30 Figure 2.14-2 + – Na Sodium atom Cl Chlorine atom Na + Sodium ion (a cation) Cl – Chloride ion (an anion) Sodium chloride (NaCl)

31 A cation is a positively charged ion An anion is a negatively charged ion An ionic bond is an attraction between an anion and a cation © 2011 Pearson Education, Inc. Animation: Ionic Bonds

32 Hydrogen Bonds A hydrogen bond forms when a hydrogen atom covalently bonded to one electronegative atom is also attracted to another electronegative atom In living cells, the electronegative partners are usually oxygen or nitrogen atoms © 2011 Pearson Education, Inc.

33 Figure 2.16 Water (H 2 O) Ammonia (NH 3 ) Hydrogen bond –– –– ++ ++ ++ ++ ++

34 Van der Waals Interactions If electrons are distributed asymmetrically in molecules or atoms, they can result in “hot spots” of positive or negative charge Van der Waals interactions are attractions between molecules that are close together as a result of these charges © 2011 Pearson Education, Inc.

35 Weak Chemical Bonds Most of the strongest bonds in organisms are covalent bonds that form a cell’s molecules Weak chemical bonds, such as ionic bonds and hydrogen bonds, are also important Weak chemical bonds reinforce shapes of large molecules and help molecules adhere to each other © 2011 Pearson Education, Inc.

36 Biological molecules recognize and interact with each other with a specificity based on molecular shape Molecules with similar shapes can have similar biological effects Example: Endorphin –Endorphins bind to receptors on the surface of brain cells producing euphoria and relieving pain © 2011 Pearson Education, Inc.

37 Figure 2.18 Natural endorphin Morphine Carbon Hydrogen Nitrogen Sulfur Oxygen (a) Structures of endorphin and morphine (b) Binding to endorphin receptors Brain cell Morphine Natural endorphin Endorphin receptors

38 Molecular Mimicry Morphine, heroine, and other opiates mimic endorphins by binding to endorphin receptors in the brain affecting both pain perception & emotional state –It turn out that molecules with similar shapes, structural homology, have similar effects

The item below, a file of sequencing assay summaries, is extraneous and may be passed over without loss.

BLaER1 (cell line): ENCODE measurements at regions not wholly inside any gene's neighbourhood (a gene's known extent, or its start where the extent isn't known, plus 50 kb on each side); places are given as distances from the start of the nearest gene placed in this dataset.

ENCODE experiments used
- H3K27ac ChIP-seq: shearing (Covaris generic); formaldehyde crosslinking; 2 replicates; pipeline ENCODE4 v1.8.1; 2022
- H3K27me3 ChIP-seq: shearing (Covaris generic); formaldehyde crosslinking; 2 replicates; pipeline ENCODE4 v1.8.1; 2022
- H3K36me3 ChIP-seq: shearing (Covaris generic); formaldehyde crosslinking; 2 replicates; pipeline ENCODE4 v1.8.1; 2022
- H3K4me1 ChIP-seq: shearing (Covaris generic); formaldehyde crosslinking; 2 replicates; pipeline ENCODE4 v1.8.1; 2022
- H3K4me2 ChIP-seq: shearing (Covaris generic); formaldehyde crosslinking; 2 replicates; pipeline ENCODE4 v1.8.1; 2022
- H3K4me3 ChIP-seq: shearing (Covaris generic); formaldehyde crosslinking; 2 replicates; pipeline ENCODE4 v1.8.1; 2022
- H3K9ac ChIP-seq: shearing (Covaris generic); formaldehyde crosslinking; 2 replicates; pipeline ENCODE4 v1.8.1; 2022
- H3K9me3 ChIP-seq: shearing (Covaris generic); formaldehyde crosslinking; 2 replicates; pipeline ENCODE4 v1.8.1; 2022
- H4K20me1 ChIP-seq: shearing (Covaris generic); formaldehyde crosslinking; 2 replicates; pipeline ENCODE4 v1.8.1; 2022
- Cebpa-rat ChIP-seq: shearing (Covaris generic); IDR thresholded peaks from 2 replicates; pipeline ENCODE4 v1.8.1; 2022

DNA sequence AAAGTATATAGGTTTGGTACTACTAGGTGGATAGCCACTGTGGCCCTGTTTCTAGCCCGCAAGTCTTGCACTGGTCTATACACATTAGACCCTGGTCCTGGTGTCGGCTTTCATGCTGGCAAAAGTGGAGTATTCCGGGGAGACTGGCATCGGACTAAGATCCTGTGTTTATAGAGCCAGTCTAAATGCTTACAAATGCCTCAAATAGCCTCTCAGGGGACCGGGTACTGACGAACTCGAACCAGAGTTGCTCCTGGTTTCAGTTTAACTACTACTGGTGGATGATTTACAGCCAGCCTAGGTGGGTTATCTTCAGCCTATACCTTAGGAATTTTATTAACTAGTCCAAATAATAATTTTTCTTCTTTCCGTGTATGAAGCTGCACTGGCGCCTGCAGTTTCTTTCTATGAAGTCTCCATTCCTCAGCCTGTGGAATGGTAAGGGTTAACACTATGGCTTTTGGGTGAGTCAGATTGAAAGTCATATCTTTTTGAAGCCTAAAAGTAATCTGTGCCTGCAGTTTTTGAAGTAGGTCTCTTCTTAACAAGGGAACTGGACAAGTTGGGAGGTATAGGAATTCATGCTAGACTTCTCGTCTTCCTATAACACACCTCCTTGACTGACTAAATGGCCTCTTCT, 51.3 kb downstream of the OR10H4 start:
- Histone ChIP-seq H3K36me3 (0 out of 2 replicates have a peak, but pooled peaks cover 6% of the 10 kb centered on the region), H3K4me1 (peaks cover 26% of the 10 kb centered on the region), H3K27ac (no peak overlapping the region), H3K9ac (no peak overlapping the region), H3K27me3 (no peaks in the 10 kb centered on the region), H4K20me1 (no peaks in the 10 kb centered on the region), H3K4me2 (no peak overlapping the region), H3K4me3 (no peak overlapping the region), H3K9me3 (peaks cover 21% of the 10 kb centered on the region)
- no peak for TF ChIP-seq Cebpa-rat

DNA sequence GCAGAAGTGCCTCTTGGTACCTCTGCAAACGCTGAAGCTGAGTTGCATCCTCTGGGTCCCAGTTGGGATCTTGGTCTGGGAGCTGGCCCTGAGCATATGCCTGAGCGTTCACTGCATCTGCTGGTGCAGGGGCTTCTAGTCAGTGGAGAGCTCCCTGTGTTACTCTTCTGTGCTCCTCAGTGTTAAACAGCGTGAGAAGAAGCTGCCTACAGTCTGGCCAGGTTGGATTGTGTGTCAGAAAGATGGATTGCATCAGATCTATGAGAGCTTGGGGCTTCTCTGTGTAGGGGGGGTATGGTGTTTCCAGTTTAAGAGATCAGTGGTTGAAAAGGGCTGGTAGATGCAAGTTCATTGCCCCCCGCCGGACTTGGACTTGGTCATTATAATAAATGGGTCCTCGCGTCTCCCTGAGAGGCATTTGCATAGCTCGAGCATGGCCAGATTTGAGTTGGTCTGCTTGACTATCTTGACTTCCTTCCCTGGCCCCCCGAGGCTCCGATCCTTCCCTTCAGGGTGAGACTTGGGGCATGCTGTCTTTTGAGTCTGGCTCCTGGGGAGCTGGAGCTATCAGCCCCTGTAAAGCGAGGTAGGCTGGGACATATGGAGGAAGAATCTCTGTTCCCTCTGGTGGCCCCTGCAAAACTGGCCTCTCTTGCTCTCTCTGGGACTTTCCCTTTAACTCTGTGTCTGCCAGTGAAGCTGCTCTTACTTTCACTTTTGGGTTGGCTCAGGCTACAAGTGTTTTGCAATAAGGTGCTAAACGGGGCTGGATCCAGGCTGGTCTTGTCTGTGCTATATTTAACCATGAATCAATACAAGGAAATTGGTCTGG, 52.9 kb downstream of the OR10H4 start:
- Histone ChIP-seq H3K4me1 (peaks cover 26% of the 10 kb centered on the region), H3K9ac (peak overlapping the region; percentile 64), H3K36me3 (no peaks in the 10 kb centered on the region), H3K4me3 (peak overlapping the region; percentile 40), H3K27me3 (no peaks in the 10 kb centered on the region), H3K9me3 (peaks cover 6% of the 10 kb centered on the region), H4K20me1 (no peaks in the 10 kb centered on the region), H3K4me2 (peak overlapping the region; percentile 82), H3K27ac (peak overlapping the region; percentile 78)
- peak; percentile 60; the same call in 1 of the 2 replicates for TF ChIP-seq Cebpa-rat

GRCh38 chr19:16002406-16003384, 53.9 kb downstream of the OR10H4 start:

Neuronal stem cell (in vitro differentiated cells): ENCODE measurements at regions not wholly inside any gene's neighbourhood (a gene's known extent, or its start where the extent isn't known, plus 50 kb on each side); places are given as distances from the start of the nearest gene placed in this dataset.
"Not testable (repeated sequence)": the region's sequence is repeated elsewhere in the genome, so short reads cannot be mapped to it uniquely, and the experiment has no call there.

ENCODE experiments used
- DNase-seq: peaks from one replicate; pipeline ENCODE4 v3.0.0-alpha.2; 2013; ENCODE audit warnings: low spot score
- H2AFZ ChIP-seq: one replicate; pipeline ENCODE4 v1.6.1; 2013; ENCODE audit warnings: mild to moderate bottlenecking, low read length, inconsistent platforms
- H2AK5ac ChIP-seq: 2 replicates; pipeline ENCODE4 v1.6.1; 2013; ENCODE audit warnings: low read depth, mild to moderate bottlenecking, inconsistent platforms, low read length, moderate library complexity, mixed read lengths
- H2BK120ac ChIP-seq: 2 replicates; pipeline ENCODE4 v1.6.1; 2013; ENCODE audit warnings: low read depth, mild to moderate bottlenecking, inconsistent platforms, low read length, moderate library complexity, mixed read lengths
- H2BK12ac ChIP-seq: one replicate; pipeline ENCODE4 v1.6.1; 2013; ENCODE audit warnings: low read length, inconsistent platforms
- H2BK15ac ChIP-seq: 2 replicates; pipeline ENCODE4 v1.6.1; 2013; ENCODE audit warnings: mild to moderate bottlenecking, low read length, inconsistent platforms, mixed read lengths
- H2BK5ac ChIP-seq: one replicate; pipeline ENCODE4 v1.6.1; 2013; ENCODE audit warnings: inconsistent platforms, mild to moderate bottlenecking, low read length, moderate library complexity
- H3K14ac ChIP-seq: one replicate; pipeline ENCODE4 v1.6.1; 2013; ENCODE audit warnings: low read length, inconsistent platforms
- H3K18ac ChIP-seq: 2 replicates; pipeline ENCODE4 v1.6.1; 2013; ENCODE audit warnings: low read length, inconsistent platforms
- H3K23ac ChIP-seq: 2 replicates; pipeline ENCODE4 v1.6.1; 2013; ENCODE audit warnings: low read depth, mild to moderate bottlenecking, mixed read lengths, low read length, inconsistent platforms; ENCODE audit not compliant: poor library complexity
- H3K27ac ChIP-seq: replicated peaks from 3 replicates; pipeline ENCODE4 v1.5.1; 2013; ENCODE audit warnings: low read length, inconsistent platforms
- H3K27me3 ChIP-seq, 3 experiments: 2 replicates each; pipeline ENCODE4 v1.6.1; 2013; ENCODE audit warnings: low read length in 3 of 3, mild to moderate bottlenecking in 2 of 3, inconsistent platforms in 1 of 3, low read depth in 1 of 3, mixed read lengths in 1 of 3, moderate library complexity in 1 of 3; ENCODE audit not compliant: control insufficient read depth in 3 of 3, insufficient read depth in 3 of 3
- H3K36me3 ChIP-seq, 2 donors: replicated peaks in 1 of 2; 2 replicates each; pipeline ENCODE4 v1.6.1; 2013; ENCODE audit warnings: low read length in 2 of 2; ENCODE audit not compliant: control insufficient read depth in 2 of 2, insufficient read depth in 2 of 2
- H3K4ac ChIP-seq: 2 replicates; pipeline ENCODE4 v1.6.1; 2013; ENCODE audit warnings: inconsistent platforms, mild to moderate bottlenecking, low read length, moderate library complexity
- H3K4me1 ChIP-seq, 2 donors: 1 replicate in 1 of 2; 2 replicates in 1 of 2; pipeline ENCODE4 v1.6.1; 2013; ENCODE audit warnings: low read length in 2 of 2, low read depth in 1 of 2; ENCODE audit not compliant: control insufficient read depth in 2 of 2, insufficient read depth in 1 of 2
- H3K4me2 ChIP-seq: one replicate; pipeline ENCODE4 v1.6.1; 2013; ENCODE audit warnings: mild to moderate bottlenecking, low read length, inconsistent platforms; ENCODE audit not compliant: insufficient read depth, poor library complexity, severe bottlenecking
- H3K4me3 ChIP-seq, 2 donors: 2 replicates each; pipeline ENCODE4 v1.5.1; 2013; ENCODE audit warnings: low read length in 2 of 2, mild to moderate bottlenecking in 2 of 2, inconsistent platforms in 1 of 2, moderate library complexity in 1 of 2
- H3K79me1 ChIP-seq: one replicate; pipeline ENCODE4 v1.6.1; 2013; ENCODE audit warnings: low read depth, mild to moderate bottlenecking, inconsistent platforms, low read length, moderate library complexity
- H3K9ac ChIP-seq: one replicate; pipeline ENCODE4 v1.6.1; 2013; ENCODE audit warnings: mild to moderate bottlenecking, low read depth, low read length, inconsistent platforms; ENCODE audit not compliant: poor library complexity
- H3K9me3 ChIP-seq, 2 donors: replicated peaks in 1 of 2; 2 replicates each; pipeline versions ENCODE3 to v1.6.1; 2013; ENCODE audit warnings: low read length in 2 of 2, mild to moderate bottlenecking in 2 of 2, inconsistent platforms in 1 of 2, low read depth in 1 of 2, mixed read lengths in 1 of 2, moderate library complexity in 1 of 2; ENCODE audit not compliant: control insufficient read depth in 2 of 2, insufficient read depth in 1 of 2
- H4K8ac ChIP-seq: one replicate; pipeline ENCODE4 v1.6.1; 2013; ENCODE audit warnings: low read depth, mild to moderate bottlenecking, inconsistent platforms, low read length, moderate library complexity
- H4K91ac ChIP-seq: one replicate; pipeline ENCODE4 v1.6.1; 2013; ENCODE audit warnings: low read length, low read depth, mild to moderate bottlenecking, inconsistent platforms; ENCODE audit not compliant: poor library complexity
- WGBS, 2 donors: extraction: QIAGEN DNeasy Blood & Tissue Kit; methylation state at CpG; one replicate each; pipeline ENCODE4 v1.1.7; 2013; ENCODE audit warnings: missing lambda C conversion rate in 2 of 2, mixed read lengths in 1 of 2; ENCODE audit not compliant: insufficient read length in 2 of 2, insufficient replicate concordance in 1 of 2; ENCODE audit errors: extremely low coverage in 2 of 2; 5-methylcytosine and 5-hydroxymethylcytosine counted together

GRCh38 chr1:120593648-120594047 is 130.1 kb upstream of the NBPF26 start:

39 Concept 2.4: Chemical reactions make and break chemical bonds Chemical reactions are the making and breaking of chemical bonds The starting molecules of a chemical reaction are called reactants The final molecules of a chemical reaction are called products © 2011 Pearson Education, Inc.

40 Photosynthesis is an important chemical reaction Sunlight powers the conversion of carbon dioxide and water to glucose and oxygen 6 CO 2 + 6 H 2 0 → C 6 H 12 O 6 + 6 O 2 © 2011 Pearson Education, Inc.

41 All chemical reactions are reversible: products of the forward reaction become reactants for the reverse reaction Chemical equilibrium (dynamic) is reached when the forward and reverse reaction rates are equal © 2011 Pearson Education, Inc.

42 Figure 2.UN08 Female silkworm moths (Bombyx mori) attract males by emitting chemical signals that spread through the air. A male hundereads of meters away can detect these molecules and fly towards their source. The sensory organs responsible for this behavior are the comb like antennae visible in the photograph. Each filament of an antenna is equipped with thousands of receptor cells that detect the sex attractant. Based on what you learned, propose a hypothesis to account for the ability of the male moth to detect specific molecules in the air. What predictions does you hypothesis make? Design an experimen to test one of these predictons.